Your Primer to Healthcare Mergers and Acquisitions

Why Your Healthcare Clients Should Have Their Companies Appraised

Jul 3, 2019

by David E. Coit, Jr.

by David Coit, DBA, CVA, CVGA, CM&AA, Director of Finance + Valuation

Volume 6 Issue 13, July 2, 2019

For most owners of a healthcare business, their company or practice is their most valuable asset. Yet, most of these owners do not know the value of their company nor the key value drivers that attract buyers.

Furthermore, few owners of a healthcare business ever seek to understand the value of their company unless it is a necessity, such as settling a shareholder/partner dispute, settling a divorce, securing bank financing, or selling the business. The problem with this way of thinking is that these owners miss the opportunity — through gaining a stronger understanding of the value of their company —to strategically increase value over time and to in integrating that value into their personal financial planning.

Important Reasons to Obtain an Appraisal

Here are four of the key reasons why obtaining an appraisal (i.e., valuation) of their healthcare company is important for your clients to do:

  • Learning what the company is (and could be) worth. Many owners wait until a life-changing event has occurred, or is about occur, before valuing their healthcare company. Unfortunately, at this point, it's usually too late to make changes that can increase value.

For example, we recently performed an appraisal of a behavioral healthcare company where the majority owner was in his mid-60s and wished to sell his company. The owner was surprised to learn that the value of the company was about half the value he expected. If we valued the company 3-5 years earlier, he would have had an independent, market-based expectation of the company’s future value and could have taken steps to increase value before selling.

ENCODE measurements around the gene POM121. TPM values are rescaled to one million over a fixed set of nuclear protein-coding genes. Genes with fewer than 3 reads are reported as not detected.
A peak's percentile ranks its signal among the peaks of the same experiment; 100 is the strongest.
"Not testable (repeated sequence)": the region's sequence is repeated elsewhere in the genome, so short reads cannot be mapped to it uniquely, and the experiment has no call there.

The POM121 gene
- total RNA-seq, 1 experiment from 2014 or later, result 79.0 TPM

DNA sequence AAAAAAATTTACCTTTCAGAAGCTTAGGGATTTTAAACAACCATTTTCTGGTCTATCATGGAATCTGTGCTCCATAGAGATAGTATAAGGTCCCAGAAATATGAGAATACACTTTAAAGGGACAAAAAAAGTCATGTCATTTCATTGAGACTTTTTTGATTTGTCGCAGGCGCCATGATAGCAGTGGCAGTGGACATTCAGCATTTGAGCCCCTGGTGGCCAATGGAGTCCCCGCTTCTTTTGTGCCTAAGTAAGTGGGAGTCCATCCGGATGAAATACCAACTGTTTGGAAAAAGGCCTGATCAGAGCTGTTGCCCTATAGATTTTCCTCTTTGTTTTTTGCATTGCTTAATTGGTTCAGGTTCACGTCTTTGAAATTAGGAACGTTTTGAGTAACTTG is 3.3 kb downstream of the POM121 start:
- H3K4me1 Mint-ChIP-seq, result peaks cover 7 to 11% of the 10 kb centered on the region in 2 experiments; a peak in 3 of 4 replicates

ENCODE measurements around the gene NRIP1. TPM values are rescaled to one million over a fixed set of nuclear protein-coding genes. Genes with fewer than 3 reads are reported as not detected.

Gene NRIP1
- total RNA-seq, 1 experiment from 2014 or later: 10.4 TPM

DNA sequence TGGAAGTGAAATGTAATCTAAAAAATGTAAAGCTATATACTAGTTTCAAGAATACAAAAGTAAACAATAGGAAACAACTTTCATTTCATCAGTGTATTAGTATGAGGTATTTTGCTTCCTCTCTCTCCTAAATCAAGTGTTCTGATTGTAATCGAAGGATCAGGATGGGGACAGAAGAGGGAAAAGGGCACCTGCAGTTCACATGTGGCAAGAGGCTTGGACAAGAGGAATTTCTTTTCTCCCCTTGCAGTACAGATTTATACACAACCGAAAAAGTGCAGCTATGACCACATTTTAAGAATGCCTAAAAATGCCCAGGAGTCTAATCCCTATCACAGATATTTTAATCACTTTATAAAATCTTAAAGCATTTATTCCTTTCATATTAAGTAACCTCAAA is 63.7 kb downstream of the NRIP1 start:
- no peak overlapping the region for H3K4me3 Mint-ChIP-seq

• Multiple owners getting on the same page. It’s highly likely that each partial owner of a healthcare company has a differing expectation of value than the other partners. Diverse expectations of company value that are not openly discussed and considered can lead owners to make poor plans and decisions.

For example, a durable medical equipment client of ours with several owners had one owner planning to exit the company in a few years. This partial owner presumed the remaining owners would buy his ownership interest for a price he had contrived. After we completed an independent appraisal, the owners were surprised by our value determination — especially the retiring partner whose predetermined price significantly exceeded fair market value. The partial owner advised us that due to the appraisal results, he would need to delay his retirement. In addition, he would need to work harder than he planned for the next few years to increase company value.

  • Learning the key value drivers of the company based on a buyer’s perspective. Most owners of healthcare companies focus on top-line, bottom-line outcomes as key value drivers. While revenue and profit growth favorably impact value, there are many other value drivers.

For example, we recently valued a sole practitioner dental practice. We discovered several characteristics of the practice that negatively impacted value:

  • the landlord of the building was unwilling to renew the lease on a long-term basis;
  • all business decisions were made solely by the dentist;
  • employees had little autonomy;
  • the practice relied upon older technologies; and
  • a significant amount of revenue was from one contractual dental plan.